by Prof. Wm. C. Robinson
[excerpted from The Christian Observer 121.38 (20 September 1933): 7.]
Paul exhorts the Thessalonians: “Stand fast and hold the traditions which ye were taught whether by word or by epistle of ours” (II Thessalonians 2:13). He reminds the Romans of that “pattern of doctrine which had been delivered unto them” by teachers other than himself (Romans 6:17). A fragment of the original formula or belief is preserved in I Corinthians 15:3f. This confessional formula “was made known to Paul already at the time of his baptism” (Cf. I Corinthians 15:3f. with Romans 6:3f.).
Professor R. Seeberg says that “the primitive Christian ‘traditions’ (I Corinthians 11:2; cf. ‘first principles,’ Hebrews 6:2) offered more or less fixed formulas and traditions of the faith and moral life.” “Thus over against the freely working spirit principle, the individualization of inspiration and enthusiasm there stood from the beginning a structure of fixed representations, doctrines, regulations, morals, usages, historical authorities. The interworking of these two features made possible an ordered historical development. The form did not remain an empty form, but the personal experience gave it content; on the other hand, the experience did not become a formless enthusiasm but inclosed itself in the forms of the primitive knowledge of Christ.
The contents of “The Catechism of Primitive Christianity” have been carefully collated by A. Seeberg, R. Seeberg, and A.D. Heffern. It included:
(1) The Formula of Belief. In the case of Jewish converts this was chiefly “the things concerning Jesus” (Luke 24:19), the “elucidation and defense of the Gospel facts.” In the case of the Gentiles it certainly included the Jewish catechesis concerning monotheism (Hebrews 11:6, Romans 3:30). R. Seeberg offers ample New Testament evidence to show “that to this belonged also the triadic formula,” which “trinitarian belief in God” rests on the revelation which Christ made during the forty days.” “The words of faith,” I Timothy 4:6, gradually crystallized into the Roman symbol, the primitive form of the Apostles’ Creed. This “pattern of sound words” was taught the neophyte just before baptism, and was confessed by him at that sacrament.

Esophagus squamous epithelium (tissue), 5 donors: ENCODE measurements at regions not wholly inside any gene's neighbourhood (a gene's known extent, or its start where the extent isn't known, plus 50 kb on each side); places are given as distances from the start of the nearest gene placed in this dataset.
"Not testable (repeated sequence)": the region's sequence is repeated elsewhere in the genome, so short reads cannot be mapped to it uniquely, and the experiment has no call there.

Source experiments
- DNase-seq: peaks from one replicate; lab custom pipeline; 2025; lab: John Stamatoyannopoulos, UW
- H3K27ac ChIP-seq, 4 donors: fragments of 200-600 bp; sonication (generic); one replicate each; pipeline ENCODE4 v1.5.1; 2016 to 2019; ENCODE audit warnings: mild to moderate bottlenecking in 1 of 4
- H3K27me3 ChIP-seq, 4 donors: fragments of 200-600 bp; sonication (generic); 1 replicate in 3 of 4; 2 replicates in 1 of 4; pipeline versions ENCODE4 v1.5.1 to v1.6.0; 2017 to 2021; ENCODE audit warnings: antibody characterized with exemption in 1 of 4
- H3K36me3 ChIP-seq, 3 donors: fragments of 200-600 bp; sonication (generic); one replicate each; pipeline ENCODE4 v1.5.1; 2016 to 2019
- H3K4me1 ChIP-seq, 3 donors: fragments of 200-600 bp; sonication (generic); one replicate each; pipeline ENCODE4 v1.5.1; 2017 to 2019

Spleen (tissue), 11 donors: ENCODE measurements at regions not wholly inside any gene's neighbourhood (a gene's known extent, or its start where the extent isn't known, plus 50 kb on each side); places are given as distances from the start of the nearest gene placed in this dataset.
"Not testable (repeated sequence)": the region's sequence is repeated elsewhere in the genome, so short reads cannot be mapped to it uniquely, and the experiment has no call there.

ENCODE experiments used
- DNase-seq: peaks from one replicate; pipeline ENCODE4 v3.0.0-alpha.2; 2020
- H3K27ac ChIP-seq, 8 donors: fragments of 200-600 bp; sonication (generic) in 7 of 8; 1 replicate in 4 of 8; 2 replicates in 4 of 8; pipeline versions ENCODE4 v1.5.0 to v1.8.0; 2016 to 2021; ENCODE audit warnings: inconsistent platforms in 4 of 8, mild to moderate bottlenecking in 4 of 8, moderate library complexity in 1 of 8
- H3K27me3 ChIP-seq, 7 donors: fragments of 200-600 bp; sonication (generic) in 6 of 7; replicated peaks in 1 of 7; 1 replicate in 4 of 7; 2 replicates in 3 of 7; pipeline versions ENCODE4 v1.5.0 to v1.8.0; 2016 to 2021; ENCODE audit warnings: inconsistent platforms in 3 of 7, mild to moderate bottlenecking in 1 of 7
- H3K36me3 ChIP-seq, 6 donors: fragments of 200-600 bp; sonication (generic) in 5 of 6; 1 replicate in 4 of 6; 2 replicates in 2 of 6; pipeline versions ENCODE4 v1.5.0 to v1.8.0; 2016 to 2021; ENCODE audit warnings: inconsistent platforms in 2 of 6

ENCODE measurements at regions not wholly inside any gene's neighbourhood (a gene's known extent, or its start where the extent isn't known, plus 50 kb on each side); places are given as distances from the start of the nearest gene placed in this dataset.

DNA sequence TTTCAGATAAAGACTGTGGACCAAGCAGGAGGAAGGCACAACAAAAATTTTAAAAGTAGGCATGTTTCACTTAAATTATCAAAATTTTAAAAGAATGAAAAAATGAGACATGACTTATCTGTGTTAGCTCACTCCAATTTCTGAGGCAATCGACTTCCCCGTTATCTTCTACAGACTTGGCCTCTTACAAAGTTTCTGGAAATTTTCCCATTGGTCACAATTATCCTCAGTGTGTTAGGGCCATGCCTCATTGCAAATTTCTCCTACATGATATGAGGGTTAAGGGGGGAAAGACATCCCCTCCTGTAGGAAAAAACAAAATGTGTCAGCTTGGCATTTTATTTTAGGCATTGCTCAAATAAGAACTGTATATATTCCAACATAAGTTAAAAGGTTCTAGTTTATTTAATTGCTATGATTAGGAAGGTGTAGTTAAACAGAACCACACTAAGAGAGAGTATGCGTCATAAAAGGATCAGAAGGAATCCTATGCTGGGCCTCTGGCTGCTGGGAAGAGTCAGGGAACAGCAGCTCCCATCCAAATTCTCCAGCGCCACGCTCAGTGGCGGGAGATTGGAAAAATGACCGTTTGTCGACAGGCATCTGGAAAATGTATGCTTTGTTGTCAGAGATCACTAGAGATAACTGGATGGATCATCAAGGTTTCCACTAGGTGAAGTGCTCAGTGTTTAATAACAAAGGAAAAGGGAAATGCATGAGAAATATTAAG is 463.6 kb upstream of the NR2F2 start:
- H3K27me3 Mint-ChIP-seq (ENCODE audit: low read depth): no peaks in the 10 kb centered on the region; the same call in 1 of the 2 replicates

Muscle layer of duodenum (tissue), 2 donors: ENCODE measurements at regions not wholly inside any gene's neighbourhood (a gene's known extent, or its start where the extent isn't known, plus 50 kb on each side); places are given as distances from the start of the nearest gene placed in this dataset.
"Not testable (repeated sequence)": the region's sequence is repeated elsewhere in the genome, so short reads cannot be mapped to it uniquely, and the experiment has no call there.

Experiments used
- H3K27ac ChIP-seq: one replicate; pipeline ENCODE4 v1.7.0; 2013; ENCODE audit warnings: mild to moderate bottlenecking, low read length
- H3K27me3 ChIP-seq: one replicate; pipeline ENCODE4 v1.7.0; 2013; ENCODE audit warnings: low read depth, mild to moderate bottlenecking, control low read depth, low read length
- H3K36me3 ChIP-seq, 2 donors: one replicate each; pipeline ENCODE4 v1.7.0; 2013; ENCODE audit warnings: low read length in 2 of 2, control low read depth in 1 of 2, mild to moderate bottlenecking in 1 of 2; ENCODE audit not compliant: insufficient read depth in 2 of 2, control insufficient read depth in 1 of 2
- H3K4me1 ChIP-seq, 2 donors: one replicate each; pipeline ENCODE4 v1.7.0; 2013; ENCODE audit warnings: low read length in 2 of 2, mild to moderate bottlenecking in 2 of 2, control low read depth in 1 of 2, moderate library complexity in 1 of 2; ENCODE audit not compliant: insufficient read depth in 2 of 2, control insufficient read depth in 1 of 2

(2) “The Ways,” I Corinthians 4:17, or “how one ought to walk and to please God” (I Thessalonians 4:1). This “sound teaching” was a rule of morals, a catalog of virtues and vices which became the “Two Ways” of the Didache.
(3) Instruction concerning the new life of Christian fellowship or “how to conduct oneself in the Church of God” (I Timothy 3:15). This included the formula of baptism, the words with which Jesus instituted the Lord’s Supper, the Lord’s Prayer, the gift of the Spirit, offices, ordination with the laying on of hands, and other instructions concerning the work, worship and discipline of the Church.
(4) “The Last Things” or “Concerning the times and the seasons” (I Thessalonians 5:1, Acts 3:20). Catechizing on the eschatological hope, the resurrection, the judgment, etc., seems to have depended directly on Christ’s own discourse “on the last things.”
Such examples as Timothy (especially II Timothy 1:5; 3:14, 15; I Timothy 6:20), Polycarp and Irenaeus indicate that this catechetical instruction was not limited to adult converts. From their childhood these men continued in the “deposit” of the “good doctrine” which had been early committed unto them. At the time of his martyrdom Polycarp had served Christ eighty and six years. Near the end of his life he was able to rescue many Roman Christians from the toils of Marcion and Valentinus just because he was “stedfast” in the doctrine which he had received at such an early age from the Apostle John. Irenaeus declares that he remembers the instructions received while “still a boy” from Polycarp “better than events of recent occurrence; for the lessons received in childhood, growing with the growth of the soul, become identified with it.”
Even a cursory examination of this outline will show that Calvin and the Westminster divines were but following the apostolic example in placing the Catechism in such prominence in the Church. The Westminster Catechisms follow with remarkable exactitude the lines of catechesis marked out by the primitive Christian Church. In teaching the Shorter Catechism parents and teachers are following directly in the footsteps of Paul and Mark and the host of unnamed teachers who brought victory to the Christian banner in the first four centuries.